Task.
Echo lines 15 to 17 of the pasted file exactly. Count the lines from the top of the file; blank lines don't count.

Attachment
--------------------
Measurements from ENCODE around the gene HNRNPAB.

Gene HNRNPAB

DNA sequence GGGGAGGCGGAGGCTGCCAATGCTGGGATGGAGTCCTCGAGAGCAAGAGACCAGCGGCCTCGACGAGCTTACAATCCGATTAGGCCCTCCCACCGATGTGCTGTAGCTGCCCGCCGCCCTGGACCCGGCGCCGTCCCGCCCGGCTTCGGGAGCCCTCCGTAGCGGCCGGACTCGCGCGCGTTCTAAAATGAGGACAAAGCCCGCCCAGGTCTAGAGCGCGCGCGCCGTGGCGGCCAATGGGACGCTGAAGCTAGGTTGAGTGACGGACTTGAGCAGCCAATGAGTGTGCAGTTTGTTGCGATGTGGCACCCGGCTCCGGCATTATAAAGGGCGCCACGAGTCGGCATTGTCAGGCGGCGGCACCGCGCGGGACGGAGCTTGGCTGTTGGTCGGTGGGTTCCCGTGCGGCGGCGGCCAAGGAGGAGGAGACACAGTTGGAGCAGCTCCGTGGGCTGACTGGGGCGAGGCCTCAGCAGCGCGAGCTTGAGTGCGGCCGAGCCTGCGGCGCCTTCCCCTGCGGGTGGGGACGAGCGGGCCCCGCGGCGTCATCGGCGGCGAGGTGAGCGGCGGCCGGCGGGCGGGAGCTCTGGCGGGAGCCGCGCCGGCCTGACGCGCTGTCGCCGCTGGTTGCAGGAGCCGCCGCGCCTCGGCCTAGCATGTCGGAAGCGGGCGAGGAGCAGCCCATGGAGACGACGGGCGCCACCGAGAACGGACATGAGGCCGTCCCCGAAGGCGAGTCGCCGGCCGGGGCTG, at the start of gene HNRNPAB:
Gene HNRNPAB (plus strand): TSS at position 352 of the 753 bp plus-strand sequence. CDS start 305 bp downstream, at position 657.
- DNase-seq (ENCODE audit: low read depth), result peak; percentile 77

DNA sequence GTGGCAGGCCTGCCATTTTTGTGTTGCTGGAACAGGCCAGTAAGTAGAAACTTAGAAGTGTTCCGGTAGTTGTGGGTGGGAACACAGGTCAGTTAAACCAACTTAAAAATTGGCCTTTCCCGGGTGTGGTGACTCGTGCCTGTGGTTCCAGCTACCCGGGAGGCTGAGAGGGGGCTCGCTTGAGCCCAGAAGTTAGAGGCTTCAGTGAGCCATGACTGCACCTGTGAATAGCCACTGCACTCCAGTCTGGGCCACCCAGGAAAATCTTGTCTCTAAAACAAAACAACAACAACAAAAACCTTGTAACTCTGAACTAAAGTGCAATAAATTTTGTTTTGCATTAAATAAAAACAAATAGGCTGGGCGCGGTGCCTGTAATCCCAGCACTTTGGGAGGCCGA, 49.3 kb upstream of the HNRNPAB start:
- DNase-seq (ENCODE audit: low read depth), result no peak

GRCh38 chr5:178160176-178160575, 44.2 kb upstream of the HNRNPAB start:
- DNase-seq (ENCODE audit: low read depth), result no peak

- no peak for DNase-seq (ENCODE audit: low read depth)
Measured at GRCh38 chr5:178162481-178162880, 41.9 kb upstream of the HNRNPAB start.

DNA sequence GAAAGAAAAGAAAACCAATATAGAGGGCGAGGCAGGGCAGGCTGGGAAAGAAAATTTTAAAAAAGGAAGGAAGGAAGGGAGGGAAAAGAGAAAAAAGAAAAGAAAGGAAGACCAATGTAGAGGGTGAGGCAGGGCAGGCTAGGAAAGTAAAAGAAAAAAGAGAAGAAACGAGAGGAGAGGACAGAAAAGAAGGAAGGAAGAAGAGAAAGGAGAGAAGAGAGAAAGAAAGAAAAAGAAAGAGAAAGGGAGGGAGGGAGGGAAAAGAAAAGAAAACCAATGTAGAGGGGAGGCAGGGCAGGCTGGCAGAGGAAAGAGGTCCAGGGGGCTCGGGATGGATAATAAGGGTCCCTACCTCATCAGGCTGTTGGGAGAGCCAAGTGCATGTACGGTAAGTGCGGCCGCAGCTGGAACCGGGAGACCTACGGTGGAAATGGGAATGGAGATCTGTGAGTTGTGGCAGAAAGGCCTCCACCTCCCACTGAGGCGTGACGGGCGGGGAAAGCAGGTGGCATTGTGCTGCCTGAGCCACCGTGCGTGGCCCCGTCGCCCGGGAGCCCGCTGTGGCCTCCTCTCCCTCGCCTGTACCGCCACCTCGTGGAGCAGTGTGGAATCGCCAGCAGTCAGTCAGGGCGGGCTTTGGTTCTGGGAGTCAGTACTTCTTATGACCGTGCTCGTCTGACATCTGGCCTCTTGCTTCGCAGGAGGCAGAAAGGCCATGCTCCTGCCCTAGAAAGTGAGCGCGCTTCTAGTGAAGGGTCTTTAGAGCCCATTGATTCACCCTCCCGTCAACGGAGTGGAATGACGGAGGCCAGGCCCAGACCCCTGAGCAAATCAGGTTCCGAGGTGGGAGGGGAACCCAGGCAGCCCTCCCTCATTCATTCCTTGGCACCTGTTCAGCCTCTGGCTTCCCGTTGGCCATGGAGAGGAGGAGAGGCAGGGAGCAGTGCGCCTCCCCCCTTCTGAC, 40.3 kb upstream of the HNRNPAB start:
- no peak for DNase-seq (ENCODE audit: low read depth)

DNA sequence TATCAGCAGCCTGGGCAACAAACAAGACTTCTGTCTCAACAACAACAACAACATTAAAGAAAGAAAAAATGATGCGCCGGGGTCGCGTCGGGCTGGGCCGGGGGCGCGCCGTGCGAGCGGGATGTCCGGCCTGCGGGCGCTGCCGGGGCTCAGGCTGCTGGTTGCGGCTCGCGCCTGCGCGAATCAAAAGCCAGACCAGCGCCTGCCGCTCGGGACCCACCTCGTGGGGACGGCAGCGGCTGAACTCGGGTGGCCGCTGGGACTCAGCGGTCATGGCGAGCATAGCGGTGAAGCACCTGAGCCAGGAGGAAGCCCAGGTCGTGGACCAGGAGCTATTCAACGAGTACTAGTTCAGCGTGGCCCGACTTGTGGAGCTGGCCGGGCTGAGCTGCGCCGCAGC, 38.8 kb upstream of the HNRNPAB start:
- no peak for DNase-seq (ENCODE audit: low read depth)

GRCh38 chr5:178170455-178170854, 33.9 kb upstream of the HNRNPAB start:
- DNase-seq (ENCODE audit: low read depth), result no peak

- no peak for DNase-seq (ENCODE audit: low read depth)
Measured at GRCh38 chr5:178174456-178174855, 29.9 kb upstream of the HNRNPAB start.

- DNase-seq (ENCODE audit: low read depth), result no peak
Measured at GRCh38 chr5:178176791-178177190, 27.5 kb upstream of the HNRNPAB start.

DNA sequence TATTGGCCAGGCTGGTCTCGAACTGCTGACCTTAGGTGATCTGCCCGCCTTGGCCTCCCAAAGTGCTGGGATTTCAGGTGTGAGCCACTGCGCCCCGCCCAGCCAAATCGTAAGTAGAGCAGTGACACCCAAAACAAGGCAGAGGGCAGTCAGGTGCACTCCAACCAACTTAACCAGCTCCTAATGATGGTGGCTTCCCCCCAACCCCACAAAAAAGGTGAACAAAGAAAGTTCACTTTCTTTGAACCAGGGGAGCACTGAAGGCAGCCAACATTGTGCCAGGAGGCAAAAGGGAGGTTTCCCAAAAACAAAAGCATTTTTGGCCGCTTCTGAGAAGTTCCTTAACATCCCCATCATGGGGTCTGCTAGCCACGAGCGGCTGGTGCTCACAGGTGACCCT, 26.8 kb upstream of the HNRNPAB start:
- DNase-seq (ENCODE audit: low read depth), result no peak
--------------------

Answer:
- no peak for DNase-seq (ENCODE audit: low read depth)

GRCh38 chr5:178170455-178170854, 33.9 kb upstream of the HNRNPAB start:
- DNase-seq (ENCODE audit: low read depth), result no peak